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Leader of Anti-Equality Org Thinks Republicans Are Too Cozy with the Queers

Over Labor Day weekend, my wife and I took a trip to Toronto to celebrate our 26th anniversary. We stayed in what is known as the gayborhood in Toronto. Lots of rainbow flags and crosswalks painted in rainbow and trans flag colors. Lots of dogs (not LGBTQ+ specific, but I always notice dogs because I love them). We browsed a queer bookstore right before drag queen brunch started. We ate at a vegan restaurant called Soy Boys. We saw a flier posted to a light pole that read “Save trans kids” over the image of a red, white and blue flag, clearly calling out the United States for its campaign of harassing and oppressing trans kids. We felt appropriately ashamed.

While checking out the city, we found a little shop that sold jewelry and started looking at rings. Neither of us can wear our original wedding rings anymore because, well, we’re older and not as skinny as we were way back then. We hadn’t planned on getting new rings, but my wife found the perfect one for me: a gold skull ring that had a skeleton hand where the ring came together. I’d actually been looking for a new ring, and this one was perfect. “It’s a skull, but classy,” I said to my wife, and she laughed. She found a thin, gold, slightly wavy band that she liked.

In the middle of the store, we exchanged rings. My wife asked me if I would marry her; I said yes, and she slid the ring on my finger. And vice versa. It was very informal and impromptu, but it was nice. And it wasn’t lost on us that people in Canada could get married long before we could in Michigan. That had we gone to Canada to get married like a lot of couples did back when it was one of the few countries where it was legal, the very act of driving back across the border would “unmarry” us.



Before the Supreme Court made marriage equality the law of the land, my wife and I did get legally married in California. Our son was 3 at the time. When we flew back to Michigan, we were as good as not married.

And not married is where right-wing extremists want us to be. Ever since an extremist majority took over the Supreme Court, conservatives have been gunning for every progressive step forward this country has taken. First, it was abortion. Roe v. Wade being overturned energized anti-progressives like never before. And they aren’t stopping at abortion. They want to eradicate the existence of trans people and roll back marriage equality.

I used to write a lot in this column about Brian Brown, the leader of the National Organization for Marriage (NOM), an anti-LGBTQ+ group. The Supreme Court’s 2015 marriage equality ruling really took the wind out of his sails. But now he’s back on his bullshit.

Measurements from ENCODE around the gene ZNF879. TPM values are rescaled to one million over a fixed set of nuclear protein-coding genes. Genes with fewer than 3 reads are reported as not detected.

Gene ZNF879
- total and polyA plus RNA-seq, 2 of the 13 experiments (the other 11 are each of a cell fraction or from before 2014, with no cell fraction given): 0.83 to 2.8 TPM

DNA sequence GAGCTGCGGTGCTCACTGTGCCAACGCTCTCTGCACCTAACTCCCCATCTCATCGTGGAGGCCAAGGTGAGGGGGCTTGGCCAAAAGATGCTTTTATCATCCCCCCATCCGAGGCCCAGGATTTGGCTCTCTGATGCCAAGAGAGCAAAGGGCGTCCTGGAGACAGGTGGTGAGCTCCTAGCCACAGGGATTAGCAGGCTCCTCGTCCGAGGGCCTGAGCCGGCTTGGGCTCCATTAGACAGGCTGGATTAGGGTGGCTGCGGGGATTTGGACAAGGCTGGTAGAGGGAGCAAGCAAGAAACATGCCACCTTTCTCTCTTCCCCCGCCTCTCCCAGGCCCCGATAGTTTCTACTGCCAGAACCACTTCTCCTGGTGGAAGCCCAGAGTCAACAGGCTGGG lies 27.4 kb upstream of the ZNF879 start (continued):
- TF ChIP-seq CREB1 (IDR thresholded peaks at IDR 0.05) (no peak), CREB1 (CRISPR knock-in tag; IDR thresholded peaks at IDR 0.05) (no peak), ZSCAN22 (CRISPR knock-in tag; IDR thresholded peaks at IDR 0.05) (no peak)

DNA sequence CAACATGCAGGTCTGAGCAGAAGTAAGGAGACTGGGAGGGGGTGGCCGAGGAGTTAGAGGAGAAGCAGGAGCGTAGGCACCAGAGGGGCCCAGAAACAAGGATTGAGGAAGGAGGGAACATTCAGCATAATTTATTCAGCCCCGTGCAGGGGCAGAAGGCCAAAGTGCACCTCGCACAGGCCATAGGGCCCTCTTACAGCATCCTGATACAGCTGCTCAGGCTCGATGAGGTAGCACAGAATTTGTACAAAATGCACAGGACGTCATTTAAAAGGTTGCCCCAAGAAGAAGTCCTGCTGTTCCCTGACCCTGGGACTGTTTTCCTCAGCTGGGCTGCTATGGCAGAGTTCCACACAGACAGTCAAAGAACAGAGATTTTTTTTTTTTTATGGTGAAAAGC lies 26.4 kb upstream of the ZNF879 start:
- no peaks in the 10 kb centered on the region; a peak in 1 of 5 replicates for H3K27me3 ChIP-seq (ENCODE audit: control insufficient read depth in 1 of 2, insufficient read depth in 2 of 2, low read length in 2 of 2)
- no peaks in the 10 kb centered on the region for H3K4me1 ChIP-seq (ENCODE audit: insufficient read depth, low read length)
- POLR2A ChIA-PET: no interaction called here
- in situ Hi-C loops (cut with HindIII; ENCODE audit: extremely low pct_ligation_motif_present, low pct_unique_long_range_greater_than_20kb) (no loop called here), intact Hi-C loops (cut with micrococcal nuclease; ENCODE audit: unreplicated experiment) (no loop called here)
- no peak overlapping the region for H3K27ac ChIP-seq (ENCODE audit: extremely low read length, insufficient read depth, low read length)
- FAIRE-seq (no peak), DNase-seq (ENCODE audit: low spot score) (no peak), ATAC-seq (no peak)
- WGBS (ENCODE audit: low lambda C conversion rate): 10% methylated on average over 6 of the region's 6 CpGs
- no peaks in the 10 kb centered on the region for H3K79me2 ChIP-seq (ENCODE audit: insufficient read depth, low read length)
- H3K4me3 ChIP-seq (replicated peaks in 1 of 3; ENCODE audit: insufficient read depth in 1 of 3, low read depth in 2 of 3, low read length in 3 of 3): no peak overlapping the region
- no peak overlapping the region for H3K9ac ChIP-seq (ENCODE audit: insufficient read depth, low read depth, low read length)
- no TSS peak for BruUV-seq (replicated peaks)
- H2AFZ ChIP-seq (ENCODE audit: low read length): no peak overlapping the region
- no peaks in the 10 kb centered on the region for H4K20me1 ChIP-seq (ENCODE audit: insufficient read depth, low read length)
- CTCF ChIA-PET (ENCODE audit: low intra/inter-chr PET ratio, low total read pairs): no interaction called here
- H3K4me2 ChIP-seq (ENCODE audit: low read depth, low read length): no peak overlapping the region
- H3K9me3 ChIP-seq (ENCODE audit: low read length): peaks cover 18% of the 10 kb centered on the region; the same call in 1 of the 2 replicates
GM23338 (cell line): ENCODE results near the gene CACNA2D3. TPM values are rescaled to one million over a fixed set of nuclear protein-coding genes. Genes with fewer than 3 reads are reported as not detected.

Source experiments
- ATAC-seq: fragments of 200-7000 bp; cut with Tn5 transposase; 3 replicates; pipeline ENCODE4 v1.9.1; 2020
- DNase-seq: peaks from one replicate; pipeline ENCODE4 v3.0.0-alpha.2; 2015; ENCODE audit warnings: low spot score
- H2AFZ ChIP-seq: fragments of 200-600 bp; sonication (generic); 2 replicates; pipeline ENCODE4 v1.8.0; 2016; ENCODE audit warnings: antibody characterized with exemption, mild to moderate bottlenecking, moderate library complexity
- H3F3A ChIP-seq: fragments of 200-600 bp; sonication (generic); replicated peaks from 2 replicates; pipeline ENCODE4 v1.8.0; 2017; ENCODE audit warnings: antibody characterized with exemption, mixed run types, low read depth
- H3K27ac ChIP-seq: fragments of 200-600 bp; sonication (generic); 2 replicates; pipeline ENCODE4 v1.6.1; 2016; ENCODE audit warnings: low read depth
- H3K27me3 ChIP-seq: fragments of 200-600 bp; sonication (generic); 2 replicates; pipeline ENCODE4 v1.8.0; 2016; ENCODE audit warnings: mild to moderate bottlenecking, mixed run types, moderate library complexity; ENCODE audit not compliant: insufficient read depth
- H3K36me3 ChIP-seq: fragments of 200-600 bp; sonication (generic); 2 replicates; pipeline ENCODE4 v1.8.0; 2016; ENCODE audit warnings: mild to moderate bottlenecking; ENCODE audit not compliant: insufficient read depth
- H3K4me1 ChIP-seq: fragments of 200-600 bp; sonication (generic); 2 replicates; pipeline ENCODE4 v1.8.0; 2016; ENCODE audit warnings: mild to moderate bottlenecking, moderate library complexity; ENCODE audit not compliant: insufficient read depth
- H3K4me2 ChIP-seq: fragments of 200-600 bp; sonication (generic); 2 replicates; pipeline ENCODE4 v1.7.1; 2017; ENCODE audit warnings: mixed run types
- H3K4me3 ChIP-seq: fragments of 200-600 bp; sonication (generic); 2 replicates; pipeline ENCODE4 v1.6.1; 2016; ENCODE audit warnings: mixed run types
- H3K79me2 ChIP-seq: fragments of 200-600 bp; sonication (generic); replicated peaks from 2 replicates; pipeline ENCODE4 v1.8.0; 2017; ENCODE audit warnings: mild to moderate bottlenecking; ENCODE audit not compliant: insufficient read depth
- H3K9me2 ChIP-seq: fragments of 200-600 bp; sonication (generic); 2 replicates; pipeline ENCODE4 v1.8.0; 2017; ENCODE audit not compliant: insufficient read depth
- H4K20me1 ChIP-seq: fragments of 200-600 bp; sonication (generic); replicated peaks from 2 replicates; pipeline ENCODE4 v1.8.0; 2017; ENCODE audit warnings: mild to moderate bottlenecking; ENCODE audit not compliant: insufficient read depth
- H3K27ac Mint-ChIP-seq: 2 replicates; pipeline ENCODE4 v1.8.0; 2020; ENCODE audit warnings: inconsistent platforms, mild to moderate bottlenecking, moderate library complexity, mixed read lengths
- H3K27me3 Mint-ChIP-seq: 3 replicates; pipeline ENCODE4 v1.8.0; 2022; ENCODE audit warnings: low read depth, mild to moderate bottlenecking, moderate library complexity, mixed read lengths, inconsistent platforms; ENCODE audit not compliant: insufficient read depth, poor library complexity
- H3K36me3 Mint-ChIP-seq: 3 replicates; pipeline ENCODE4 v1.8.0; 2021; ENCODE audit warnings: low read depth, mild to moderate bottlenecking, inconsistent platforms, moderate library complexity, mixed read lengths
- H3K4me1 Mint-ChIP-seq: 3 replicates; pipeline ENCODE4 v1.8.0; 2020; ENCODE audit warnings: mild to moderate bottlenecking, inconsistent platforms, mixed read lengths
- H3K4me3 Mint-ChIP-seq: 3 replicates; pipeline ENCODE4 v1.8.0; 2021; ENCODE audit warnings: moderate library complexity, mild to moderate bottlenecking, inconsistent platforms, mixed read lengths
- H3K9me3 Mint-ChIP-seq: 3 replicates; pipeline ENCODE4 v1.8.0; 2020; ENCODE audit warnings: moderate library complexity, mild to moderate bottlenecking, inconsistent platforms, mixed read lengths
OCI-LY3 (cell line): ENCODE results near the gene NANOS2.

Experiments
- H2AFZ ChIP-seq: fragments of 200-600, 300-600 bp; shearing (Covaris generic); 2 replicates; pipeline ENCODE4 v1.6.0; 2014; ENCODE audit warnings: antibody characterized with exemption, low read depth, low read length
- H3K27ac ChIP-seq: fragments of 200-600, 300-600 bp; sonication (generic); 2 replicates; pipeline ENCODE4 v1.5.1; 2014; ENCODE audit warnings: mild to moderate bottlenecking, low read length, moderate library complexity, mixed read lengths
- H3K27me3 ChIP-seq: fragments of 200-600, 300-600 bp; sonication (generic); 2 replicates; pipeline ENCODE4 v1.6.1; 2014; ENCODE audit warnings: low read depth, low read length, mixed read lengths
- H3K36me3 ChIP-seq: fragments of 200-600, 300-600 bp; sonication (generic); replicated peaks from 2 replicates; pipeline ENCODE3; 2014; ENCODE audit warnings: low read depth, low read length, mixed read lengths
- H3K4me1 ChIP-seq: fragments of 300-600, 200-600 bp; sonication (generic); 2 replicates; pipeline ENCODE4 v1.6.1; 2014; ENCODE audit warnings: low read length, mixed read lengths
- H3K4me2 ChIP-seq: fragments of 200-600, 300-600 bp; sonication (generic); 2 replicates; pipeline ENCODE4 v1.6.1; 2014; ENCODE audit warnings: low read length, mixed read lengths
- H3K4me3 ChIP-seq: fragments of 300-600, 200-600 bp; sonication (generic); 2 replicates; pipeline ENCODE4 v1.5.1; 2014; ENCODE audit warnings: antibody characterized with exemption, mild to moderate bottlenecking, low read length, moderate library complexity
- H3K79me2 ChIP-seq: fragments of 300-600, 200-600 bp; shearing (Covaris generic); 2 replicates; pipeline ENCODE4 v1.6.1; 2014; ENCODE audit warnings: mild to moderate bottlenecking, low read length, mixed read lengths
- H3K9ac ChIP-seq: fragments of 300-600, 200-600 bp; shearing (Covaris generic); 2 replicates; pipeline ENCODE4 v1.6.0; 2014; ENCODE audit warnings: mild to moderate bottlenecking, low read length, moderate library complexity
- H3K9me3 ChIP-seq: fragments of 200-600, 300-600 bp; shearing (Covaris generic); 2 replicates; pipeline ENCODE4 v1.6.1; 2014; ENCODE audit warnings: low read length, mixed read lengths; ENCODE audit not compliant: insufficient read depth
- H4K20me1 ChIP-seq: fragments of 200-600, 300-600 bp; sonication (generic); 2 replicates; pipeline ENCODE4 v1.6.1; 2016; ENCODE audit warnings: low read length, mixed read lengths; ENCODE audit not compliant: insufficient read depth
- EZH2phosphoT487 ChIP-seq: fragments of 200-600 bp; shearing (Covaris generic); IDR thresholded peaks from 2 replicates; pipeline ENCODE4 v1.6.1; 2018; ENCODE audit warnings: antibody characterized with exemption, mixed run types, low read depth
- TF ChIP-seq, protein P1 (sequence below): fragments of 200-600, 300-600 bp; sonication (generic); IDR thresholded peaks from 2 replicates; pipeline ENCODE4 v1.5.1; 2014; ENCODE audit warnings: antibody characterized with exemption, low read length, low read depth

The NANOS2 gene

In an email from Brown, shared by Joe.My.God., Brown unveils NOM’s new “NOT campaign” and rails against marriage equality, taking Republicans to task for not hating queer people enough to devote their political careers to destroying any and all progressive gains in the LGBTQ+ civil rights movement.

“This historic campaign will reassert the truth about marriage, life and gender to the American people through aggressive billboard and digital advertising, challenging the narrative of leftist and LGBT groups — and many Republican politicians,” Brown writes.

I mean, there are a lot of reasons to go after Republicans. But being too liberal isn’t one of them. The party gets more extremist every day. They worship disgraced former president Donald Trump and donate more money to him with every indictment. This is a party that literally tried to overturn the 2020 election and openly pisses on democracy.

The NOT campaign includes three billboards. A photo of two cake-topper grooms that says, “NOT a marriage,” a photo of what is presumably a transgender woman that says, “NOT a woman,” and a photo of an ultrasound that says, “NOT a choice.”

Brown then begs for money to get these billboards up, calling it “a financial emergency.”

To which I say, no, a “financial emergency” is ending up in the hospital with no health insurance because you don’t make enough money at your low-wage job to buy your own insurance and your employer doesn’t offer it. You also have no paid medical leave, so you lose your job because you can’t come to work because you’re too injured or ill and need to recuperate.

Republicans oppose universal health care, a living wage and paid medical and family leave. This is why people don’t vote for them. It’s not because they are too queer-friendly, that’s for damn sure.



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